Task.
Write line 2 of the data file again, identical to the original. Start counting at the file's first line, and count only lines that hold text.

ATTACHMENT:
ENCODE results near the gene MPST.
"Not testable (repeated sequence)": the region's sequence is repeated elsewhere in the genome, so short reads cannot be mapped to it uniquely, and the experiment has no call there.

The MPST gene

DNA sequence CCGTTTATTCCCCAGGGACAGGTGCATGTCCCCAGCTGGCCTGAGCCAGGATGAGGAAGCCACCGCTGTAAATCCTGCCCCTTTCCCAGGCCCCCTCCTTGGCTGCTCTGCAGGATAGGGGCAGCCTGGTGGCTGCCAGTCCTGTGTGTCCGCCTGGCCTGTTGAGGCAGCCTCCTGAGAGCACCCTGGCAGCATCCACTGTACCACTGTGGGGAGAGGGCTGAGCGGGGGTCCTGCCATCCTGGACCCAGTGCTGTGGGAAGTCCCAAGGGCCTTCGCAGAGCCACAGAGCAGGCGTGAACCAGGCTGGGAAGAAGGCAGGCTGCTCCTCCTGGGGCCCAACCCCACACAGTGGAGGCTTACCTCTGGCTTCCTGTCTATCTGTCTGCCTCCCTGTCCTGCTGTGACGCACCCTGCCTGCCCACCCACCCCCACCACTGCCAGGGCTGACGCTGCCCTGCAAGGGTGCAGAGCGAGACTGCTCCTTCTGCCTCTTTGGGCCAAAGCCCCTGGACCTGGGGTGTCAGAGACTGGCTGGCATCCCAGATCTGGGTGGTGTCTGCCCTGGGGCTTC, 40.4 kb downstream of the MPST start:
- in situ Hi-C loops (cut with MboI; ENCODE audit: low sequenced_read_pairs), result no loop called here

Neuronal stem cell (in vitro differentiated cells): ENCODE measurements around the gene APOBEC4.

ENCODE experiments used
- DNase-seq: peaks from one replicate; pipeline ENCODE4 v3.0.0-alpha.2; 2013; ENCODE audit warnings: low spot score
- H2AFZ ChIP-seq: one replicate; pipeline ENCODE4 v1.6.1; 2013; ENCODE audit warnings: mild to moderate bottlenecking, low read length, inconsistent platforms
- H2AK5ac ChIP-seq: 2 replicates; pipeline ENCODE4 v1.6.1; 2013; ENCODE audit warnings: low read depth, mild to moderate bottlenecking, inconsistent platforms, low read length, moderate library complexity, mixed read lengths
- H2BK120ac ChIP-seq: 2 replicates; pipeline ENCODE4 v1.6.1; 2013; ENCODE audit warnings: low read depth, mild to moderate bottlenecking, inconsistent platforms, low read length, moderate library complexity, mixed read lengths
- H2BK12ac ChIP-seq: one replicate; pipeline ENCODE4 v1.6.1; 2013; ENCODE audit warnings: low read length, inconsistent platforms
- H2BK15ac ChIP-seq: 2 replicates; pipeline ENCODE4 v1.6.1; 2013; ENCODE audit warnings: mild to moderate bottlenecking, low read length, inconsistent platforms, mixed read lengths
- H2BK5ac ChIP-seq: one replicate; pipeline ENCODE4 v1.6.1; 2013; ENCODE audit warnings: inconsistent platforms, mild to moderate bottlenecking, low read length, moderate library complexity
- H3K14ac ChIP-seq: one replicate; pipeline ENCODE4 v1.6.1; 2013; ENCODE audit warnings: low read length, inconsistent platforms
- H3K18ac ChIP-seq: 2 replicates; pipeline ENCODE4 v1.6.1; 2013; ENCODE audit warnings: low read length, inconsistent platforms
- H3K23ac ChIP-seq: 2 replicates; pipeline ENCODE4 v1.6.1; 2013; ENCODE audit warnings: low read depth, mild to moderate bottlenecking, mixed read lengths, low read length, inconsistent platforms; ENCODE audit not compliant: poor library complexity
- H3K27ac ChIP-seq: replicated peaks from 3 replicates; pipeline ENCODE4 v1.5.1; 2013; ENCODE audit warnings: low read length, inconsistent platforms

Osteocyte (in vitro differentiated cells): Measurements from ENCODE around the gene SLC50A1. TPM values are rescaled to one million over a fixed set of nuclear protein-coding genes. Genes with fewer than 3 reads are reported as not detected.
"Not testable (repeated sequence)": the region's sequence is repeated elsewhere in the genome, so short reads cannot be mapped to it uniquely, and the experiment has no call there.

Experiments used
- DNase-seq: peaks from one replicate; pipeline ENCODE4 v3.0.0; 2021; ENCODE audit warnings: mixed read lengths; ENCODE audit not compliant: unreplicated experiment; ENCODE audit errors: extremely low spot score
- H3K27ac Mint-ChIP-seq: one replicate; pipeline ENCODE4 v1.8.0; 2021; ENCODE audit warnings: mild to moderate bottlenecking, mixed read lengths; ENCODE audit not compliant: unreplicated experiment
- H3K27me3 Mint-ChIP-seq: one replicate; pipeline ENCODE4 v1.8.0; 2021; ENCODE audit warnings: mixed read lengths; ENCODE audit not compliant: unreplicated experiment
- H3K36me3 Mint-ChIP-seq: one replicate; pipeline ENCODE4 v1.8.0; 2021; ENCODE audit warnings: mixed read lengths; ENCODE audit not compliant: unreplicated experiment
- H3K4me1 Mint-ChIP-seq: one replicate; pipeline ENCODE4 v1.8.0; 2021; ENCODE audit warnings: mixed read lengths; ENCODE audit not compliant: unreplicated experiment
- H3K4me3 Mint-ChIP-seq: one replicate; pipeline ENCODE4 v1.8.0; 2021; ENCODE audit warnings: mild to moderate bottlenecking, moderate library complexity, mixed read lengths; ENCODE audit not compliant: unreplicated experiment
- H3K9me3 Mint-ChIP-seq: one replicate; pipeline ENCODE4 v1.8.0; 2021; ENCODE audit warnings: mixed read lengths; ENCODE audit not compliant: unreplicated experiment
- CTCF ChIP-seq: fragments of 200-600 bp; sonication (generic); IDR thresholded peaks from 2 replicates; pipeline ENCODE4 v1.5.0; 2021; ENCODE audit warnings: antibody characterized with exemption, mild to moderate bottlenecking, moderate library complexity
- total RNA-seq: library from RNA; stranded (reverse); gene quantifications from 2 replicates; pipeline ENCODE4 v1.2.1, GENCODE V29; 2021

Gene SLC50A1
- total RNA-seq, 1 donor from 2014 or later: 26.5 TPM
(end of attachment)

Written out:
"Not testable (repeated sequence)": the region's sequence is repeated elsewhere in the genome, so short reads cannot be mapped to it uniquely, and the experiment has no call there.